Assurance needed to increase pork supply

Assurance needed to increase pork supply


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Reduced numbers could hinder ability to supply rising demand.

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INDUSTRY BOOST: Keyneton pork producer Shaun Blenkiron is hopeful global price rises for pork will be passed onto SA producers.

INDUSTRY BOOST: Keyneton pork producer Shaun Blenkiron is hopeful global price rises for pork will be passed onto SA producers.

If greater access to domestic pork markets was to open up for SA producers due to the African swine fever outbreak, local supply capacity and export challenges could restrict the benefits, according to T&D Pig Marketers agent Garry Tiss.

Mr Tiss said producers would require nine to 12 months to increase pork production to help support greater local ham and bacon demand.

"If ASF impacts retailers' ability to import pork into the state and they had to stock local products, there simply would not be enough to fulfill the market," he said.

"Producers have lost trust in the industry - so to take a risk and increase production, producers would want water-tight contracts to ensure the gains actually happened."

Mr Tiss said China's outbreak would not necessarily benefit SA's pork producers on a global scale.

"We cannot export fresh pork to China so we will not be able to help fulfill their protein shortage - we are locked out of that," he said.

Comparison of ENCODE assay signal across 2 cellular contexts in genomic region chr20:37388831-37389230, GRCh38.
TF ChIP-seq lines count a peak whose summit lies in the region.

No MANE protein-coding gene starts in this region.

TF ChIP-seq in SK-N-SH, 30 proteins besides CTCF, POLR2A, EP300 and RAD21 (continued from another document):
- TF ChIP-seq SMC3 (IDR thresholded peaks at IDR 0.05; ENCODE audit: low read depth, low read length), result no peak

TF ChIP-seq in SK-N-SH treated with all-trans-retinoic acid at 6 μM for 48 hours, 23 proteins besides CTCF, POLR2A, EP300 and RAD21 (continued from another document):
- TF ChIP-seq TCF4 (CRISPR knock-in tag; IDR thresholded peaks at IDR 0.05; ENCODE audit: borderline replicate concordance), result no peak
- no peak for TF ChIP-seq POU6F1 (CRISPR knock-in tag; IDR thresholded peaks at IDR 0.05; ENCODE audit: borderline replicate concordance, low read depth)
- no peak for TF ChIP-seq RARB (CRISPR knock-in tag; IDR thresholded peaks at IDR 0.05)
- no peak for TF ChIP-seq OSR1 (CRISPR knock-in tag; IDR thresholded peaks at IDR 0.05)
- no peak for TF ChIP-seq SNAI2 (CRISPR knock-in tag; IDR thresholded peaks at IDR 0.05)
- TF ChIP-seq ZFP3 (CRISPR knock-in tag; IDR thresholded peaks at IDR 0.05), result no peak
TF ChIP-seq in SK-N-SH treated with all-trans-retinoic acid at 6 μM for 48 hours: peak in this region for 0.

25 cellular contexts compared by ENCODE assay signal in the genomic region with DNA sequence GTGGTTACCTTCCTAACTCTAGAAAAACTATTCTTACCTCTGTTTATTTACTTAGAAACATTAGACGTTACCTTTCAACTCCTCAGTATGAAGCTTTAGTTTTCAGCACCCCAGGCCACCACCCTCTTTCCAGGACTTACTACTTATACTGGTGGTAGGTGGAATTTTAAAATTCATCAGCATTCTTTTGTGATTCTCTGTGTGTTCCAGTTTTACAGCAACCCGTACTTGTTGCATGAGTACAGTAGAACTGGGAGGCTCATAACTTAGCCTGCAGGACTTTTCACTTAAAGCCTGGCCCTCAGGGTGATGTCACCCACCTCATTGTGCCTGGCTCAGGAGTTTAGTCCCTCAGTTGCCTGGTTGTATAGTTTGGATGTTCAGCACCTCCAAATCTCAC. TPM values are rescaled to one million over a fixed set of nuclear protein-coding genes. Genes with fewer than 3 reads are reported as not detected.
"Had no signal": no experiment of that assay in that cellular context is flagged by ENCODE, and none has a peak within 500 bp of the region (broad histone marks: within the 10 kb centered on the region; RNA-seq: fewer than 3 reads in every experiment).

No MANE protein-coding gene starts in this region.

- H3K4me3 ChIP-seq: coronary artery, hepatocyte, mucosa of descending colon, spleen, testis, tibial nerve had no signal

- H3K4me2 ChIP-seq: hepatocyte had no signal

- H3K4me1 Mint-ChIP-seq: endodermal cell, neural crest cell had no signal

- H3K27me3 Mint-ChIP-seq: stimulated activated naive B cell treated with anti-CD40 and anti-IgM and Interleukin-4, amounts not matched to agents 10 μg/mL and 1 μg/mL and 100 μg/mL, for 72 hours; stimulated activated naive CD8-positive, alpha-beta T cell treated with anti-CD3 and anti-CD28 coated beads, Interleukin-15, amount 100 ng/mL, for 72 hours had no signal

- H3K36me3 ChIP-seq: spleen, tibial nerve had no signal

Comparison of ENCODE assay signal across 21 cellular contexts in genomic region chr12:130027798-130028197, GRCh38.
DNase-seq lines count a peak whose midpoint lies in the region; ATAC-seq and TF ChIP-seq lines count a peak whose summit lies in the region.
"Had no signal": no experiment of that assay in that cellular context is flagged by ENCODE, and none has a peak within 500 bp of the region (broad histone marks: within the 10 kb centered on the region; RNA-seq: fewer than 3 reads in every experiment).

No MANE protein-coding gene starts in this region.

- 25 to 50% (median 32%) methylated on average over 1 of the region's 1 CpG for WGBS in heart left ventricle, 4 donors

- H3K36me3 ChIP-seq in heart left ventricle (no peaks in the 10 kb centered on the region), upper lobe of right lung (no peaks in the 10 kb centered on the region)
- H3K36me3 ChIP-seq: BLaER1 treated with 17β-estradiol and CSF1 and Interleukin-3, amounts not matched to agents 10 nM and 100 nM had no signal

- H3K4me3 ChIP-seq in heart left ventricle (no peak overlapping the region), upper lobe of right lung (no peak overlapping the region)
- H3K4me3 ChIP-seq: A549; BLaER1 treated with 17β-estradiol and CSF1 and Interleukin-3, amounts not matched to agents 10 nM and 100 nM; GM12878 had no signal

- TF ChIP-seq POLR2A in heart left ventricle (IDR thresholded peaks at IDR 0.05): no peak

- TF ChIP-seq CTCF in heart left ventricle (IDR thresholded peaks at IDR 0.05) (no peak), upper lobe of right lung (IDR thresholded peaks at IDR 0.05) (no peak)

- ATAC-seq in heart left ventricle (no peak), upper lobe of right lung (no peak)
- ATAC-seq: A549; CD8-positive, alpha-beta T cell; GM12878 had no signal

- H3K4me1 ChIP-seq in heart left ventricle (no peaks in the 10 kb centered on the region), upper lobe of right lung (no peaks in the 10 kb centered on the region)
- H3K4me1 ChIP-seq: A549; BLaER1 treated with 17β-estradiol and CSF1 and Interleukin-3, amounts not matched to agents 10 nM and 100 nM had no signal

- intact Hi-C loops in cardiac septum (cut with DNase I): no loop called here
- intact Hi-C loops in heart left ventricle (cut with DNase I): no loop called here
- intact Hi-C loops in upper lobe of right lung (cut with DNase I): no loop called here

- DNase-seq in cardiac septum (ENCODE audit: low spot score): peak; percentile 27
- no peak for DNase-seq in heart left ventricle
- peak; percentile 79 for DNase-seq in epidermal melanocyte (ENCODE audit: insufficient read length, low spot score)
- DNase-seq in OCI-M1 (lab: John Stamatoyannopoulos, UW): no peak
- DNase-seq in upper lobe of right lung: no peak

"Pork producers have had no benefit since the outbreak and I would say domestic beef and lamb prices have made huge increases because of exporting to China."

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Keyneton pig farmer Shaun Blenkiron's business survival depends on supplying domestic markets and he hoped by the end of the year, increased pork prices would be passed onto producers.

"Although we are not making the massive gains that lamb and beef are - the high costs have been passed onto the consumer and made pork a cheaper protein," he said.

But Mr Blenkiron believed the "middleman" might not be passing on the immediate price increase to local producers.

"Are wholesalers holding back and not passing on the gains? Their prices have increased but not the producers'," he said.

"If we were able to export to China too and help fulfill the shortage, we would be able to benefit from the shortage as much as everyone else is."

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